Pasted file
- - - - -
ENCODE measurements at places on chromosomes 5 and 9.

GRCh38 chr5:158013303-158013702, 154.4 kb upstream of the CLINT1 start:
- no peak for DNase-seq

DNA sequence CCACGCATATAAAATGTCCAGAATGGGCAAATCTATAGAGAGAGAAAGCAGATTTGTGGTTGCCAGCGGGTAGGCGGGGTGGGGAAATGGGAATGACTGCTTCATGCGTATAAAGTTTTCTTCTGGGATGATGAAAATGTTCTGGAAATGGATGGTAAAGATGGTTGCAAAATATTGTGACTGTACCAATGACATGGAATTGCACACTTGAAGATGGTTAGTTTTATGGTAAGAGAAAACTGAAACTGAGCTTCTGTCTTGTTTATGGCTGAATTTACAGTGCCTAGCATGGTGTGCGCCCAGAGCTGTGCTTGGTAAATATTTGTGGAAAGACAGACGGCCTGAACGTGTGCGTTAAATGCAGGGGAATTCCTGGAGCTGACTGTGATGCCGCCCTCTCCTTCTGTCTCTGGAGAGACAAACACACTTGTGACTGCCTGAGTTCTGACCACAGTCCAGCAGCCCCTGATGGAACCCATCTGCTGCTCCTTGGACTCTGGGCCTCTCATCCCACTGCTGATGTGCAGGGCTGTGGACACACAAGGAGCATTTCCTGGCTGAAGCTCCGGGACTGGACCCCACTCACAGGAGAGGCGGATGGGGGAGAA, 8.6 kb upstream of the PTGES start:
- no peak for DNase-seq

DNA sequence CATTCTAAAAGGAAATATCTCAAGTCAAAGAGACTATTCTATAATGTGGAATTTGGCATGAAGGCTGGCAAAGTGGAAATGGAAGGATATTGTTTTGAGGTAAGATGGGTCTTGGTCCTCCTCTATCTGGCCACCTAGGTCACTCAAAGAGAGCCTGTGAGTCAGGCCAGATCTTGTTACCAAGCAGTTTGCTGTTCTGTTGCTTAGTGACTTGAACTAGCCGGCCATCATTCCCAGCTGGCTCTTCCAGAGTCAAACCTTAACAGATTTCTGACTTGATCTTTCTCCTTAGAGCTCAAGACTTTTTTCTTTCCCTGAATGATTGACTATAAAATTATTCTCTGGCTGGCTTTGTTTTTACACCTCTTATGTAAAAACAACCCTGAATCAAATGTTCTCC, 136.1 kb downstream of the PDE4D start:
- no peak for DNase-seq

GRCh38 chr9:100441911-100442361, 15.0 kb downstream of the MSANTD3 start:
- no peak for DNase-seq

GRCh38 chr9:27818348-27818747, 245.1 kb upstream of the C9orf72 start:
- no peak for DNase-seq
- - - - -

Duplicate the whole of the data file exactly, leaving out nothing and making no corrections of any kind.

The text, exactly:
ENCODE measurements at places on chromosomes 5 and 9.

GRCh38 chr5:158013303-158013702, 154.4 kb upstream of the CLINT1 start:
- no peak for DNase-seq

DNA sequence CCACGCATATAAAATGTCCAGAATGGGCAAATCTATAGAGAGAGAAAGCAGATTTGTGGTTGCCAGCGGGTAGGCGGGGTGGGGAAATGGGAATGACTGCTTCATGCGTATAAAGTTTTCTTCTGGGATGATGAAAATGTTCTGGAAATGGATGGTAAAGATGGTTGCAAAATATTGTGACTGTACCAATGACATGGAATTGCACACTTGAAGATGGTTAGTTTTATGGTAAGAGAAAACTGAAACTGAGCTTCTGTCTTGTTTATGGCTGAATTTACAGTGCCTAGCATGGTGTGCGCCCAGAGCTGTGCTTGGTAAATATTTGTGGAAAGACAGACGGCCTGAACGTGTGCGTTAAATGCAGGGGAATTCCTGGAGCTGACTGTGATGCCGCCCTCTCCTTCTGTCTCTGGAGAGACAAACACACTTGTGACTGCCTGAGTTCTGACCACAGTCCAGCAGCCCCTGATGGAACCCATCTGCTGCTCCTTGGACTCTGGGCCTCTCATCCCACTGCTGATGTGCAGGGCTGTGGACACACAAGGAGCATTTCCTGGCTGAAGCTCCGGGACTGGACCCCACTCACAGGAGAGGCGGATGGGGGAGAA, 8.6 kb upstream of the PTGES start:
- no peak for DNase-seq

DNA sequence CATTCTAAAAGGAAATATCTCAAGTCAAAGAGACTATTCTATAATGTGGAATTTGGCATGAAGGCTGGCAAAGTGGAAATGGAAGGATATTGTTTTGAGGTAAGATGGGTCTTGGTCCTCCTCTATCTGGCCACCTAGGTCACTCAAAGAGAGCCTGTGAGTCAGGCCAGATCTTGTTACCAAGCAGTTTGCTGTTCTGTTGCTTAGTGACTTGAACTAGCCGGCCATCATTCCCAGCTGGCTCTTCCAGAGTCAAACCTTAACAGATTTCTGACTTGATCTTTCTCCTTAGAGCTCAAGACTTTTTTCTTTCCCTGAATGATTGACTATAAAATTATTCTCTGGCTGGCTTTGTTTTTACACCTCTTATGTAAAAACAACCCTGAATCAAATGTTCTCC, 136.1 kb downstream of the PDE4D start:
- no peak for DNase-seq

GRCh38 chr9:100441911-100442361, 15.0 kb downstream of the MSANTD3 start:
- no peak for DNase-seq

GRCh38 chr9:27818348-27818747, 245.1 kb upstream of the C9orf72 start:
- no peak for DNase-seq